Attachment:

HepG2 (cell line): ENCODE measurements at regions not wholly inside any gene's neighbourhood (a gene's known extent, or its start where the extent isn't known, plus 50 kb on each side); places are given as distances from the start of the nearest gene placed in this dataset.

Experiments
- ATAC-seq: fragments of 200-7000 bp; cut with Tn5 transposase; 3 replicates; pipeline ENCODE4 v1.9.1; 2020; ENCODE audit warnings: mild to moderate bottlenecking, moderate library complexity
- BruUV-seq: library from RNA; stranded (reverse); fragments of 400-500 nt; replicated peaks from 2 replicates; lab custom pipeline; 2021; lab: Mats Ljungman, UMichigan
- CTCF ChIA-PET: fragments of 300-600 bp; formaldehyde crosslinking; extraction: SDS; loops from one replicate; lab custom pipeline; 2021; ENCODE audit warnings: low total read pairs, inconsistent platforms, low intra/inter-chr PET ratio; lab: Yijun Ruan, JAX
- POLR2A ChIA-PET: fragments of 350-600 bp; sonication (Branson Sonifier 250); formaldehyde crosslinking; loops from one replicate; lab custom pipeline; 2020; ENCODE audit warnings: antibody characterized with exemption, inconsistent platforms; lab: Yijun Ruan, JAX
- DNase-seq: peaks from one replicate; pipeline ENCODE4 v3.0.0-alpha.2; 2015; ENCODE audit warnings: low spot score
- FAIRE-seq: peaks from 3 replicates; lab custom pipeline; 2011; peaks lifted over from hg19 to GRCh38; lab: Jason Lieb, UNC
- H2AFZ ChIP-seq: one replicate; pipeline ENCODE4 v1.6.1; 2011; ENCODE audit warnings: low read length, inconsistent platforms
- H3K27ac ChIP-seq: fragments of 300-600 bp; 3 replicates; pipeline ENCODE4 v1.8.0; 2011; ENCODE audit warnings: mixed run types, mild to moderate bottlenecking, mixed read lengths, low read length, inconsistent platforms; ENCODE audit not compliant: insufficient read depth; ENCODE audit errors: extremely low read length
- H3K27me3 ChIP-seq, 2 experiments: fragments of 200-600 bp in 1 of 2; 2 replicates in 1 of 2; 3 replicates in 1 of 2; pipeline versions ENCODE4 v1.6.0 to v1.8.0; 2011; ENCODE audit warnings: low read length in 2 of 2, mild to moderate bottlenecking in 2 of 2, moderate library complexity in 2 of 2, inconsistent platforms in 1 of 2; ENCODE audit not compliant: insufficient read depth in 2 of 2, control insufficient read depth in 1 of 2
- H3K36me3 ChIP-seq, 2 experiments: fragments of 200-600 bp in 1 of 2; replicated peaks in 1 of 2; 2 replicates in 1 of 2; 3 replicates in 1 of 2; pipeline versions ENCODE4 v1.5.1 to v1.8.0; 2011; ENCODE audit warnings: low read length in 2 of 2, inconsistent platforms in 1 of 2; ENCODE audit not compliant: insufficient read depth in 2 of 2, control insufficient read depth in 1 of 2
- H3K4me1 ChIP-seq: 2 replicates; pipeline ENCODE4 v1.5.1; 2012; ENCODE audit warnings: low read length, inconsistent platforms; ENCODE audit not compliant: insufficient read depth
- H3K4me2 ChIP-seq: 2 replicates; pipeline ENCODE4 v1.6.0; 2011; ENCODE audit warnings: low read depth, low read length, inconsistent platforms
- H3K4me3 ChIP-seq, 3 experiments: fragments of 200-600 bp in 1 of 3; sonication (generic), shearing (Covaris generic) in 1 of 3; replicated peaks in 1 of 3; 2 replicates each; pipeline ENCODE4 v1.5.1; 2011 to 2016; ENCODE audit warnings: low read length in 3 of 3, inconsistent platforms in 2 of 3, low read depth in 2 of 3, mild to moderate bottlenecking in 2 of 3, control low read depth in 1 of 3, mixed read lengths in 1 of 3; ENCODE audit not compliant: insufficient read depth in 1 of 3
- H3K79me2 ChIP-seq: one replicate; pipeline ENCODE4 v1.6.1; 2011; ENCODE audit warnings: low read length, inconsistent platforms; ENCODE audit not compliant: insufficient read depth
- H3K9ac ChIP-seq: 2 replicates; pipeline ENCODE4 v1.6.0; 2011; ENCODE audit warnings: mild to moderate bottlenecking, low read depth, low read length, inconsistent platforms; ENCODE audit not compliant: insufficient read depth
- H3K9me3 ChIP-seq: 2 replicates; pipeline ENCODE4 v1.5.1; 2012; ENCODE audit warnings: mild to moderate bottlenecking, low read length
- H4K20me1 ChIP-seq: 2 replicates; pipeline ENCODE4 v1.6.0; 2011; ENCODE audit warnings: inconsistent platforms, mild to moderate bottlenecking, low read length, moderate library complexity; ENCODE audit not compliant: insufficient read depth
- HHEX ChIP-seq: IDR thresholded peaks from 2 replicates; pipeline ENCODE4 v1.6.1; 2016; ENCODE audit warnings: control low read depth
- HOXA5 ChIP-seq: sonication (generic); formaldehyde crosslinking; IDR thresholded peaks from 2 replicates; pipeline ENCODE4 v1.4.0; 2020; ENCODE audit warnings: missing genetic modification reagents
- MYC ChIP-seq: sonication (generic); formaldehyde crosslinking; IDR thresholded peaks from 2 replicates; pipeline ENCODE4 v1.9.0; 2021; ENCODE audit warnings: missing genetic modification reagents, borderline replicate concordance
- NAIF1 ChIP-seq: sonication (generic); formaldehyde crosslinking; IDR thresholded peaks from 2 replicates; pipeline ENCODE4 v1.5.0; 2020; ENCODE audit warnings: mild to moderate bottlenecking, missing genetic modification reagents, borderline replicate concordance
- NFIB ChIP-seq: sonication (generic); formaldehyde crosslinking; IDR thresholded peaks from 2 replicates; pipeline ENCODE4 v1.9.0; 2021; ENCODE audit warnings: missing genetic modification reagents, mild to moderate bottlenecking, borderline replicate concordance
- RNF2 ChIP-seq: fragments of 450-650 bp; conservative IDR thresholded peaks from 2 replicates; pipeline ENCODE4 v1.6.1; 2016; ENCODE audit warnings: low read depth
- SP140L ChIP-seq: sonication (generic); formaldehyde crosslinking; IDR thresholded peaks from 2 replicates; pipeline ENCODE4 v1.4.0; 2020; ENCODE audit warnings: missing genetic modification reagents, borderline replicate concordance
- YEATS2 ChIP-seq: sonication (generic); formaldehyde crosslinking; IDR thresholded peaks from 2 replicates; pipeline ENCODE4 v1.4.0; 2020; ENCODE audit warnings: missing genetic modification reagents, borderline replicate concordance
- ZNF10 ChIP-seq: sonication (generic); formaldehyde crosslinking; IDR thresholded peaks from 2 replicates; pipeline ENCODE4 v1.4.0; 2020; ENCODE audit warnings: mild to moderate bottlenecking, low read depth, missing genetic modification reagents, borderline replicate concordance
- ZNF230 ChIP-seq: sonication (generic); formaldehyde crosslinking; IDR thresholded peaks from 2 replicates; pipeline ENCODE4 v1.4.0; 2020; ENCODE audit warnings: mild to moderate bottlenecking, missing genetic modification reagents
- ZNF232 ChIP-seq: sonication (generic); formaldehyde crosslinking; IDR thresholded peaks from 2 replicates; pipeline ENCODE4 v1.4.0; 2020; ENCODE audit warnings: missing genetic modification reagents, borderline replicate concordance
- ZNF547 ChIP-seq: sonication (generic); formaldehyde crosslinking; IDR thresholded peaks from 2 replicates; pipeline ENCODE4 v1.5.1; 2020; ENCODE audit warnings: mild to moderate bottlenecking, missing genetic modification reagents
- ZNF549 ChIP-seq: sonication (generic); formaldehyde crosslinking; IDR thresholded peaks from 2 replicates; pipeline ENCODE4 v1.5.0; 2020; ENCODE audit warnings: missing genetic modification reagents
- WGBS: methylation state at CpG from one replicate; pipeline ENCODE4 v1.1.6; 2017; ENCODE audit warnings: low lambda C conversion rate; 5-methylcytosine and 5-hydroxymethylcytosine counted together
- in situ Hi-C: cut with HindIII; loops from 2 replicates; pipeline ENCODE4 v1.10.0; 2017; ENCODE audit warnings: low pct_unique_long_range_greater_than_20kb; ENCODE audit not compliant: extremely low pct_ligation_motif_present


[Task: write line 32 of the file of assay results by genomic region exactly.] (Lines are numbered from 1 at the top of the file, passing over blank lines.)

- ZNF549 ChIP-seq: sonication (generic); formaldehyde crosslinking; IDR thresholded peaks from 2 replicates; pipeline ENCODE4 v1.5.0; 2020; ENCODE audit warnings: missing genetic modification reagents